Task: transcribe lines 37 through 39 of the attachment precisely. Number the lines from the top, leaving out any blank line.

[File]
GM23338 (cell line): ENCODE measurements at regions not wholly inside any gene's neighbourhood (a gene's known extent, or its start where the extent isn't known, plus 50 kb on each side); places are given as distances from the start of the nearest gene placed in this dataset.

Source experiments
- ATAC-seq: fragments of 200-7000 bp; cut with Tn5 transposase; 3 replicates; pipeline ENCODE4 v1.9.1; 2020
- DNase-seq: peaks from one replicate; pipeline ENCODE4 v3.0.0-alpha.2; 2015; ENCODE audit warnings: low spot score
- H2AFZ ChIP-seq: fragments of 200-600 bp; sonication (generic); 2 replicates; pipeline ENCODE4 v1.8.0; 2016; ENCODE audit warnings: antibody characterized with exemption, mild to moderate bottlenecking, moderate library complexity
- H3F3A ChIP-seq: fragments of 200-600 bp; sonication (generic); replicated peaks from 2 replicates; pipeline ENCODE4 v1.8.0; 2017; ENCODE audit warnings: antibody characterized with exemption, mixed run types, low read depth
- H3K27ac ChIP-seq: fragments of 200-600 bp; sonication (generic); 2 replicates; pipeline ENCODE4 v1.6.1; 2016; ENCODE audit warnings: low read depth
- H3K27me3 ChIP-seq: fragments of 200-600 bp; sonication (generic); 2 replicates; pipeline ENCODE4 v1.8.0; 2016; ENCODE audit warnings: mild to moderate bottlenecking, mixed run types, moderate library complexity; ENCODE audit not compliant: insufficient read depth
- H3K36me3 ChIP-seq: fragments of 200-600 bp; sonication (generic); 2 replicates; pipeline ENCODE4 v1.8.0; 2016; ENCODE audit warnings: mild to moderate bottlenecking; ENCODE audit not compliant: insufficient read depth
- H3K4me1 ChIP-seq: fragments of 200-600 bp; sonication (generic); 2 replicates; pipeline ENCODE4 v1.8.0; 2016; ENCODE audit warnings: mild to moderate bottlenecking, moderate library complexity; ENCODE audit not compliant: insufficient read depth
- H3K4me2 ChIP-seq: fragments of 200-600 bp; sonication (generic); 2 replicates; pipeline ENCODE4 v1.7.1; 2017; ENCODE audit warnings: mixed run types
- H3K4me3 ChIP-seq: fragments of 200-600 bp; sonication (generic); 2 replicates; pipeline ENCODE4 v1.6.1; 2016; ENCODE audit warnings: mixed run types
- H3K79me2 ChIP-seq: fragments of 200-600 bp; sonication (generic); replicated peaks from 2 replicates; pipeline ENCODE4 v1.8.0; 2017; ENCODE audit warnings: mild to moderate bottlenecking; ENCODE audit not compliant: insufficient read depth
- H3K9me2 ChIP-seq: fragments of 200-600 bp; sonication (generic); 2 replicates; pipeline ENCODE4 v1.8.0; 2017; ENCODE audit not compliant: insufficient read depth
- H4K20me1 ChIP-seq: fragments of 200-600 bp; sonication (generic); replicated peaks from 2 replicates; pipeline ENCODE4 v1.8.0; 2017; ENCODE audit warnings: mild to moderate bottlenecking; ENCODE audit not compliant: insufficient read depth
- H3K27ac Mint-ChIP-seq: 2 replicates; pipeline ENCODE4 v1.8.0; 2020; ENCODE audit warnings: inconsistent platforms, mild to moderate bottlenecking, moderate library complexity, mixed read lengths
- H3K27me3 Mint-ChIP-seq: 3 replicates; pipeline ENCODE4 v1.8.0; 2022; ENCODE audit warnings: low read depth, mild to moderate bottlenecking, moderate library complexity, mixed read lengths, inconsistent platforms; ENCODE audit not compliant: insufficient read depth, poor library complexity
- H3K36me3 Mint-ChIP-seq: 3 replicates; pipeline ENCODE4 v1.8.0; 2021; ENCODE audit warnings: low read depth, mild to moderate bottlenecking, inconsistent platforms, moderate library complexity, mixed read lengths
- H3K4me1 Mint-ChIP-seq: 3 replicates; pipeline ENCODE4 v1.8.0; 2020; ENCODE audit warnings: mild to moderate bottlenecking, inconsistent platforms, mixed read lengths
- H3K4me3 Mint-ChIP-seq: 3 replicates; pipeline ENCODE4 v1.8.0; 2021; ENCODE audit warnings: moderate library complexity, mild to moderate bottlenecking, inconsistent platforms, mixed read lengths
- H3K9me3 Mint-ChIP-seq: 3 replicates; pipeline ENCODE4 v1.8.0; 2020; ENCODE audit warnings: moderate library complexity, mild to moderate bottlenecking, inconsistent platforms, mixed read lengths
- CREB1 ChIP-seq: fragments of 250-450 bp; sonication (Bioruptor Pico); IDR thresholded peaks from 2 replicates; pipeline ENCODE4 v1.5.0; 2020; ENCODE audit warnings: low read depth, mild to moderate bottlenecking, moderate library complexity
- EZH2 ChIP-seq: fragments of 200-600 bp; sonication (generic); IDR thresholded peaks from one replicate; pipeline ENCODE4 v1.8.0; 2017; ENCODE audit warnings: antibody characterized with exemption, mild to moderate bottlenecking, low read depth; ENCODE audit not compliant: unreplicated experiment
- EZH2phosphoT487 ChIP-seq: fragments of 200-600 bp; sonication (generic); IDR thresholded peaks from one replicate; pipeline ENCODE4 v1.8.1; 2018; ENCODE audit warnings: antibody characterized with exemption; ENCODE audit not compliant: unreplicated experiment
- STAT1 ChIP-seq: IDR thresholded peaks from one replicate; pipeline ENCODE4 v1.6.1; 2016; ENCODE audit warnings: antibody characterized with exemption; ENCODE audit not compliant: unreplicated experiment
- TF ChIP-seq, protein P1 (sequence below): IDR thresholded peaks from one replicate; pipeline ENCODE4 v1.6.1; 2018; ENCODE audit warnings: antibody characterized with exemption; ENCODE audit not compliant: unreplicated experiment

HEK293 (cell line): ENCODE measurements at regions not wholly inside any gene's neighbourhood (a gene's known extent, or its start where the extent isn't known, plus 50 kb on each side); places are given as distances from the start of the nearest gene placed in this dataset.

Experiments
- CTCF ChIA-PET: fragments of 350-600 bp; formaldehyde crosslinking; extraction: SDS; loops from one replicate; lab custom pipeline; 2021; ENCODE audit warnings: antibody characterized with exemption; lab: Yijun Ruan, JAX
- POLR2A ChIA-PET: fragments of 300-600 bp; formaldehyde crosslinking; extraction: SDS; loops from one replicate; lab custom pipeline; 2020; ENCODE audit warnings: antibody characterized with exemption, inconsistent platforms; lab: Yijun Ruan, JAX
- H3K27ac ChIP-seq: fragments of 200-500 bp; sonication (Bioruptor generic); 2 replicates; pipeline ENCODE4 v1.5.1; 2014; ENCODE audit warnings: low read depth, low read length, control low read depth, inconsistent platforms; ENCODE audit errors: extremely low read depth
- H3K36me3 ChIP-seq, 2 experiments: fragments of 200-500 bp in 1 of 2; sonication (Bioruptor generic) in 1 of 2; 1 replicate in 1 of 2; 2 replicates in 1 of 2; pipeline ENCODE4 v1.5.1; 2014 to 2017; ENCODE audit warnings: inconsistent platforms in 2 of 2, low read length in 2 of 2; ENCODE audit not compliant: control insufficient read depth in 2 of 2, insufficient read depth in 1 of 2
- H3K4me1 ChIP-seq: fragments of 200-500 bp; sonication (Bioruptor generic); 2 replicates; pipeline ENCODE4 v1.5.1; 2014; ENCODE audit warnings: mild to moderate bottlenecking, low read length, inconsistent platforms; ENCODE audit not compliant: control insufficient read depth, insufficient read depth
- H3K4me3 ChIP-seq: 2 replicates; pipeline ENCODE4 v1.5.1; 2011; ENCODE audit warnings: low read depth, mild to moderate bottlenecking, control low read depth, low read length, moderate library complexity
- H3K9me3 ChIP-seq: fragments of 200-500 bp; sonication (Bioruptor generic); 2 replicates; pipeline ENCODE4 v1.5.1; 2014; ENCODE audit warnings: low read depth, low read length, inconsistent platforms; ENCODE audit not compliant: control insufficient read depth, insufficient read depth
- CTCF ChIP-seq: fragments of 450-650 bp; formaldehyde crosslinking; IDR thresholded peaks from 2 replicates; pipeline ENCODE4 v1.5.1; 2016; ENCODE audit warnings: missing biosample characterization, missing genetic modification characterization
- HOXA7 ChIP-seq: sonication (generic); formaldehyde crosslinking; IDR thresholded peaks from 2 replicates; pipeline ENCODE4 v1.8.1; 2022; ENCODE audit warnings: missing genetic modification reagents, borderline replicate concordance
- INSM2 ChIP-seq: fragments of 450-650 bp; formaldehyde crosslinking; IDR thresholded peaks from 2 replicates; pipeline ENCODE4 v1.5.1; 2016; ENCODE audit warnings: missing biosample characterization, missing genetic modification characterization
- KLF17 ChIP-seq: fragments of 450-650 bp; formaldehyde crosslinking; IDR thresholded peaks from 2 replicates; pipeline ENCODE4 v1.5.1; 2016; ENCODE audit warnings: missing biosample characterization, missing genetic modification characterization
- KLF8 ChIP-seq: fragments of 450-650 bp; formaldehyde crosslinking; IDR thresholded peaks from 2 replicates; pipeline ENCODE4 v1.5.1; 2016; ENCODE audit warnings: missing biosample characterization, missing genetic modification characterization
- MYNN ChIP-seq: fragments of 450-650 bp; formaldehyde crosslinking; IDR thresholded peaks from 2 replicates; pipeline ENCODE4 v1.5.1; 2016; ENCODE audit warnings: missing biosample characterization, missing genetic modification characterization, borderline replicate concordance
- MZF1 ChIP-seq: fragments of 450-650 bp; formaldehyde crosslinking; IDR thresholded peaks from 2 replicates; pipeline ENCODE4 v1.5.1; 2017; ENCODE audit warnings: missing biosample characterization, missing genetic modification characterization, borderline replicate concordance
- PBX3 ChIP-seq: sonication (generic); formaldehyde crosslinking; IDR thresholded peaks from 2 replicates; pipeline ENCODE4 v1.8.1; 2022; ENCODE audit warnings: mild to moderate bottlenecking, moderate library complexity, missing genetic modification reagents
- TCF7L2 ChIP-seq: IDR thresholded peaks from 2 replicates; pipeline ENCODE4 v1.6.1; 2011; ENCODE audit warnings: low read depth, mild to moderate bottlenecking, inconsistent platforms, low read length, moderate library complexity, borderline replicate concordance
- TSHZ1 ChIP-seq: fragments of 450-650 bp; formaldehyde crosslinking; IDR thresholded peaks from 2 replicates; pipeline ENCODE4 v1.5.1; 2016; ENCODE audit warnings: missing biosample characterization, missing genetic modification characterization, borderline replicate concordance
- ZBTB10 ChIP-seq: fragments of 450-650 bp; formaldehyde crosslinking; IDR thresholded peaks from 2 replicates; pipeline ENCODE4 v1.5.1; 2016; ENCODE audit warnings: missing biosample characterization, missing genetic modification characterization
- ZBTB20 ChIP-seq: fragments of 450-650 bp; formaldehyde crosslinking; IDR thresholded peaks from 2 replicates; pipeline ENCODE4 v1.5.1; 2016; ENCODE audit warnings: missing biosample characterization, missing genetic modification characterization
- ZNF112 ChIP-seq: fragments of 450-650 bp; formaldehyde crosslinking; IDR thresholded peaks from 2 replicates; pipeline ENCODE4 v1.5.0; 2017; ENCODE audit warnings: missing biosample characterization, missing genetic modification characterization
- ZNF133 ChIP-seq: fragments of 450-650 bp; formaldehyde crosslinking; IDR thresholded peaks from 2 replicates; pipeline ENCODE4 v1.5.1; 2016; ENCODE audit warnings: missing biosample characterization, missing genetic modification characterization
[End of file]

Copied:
- HOXA7 ChIP-seq: sonication (generic); formaldehyde crosslinking; IDR thresholded peaks from 2 replicates; pipeline ENCODE4 v1.8.1; 2022; ENCODE audit warnings: missing genetic modification reagents, borderline replicate concordance
- INSM2 ChIP-seq: fragments of 450-650 bp; formaldehyde crosslinking; IDR thresholded peaks from 2 replicates; pipeline ENCODE4 v1.5.1; 2016; ENCODE audit warnings: missing biosample characterization, missing genetic modification characterization
- KLF17 ChIP-seq: fragments of 450-650 bp; formaldehyde crosslinking; IDR thresholded peaks from 2 replicates; pipeline ENCODE4 v1.5.1; 2016; ENCODE audit warnings: missing biosample characterization, missing genetic modification characterization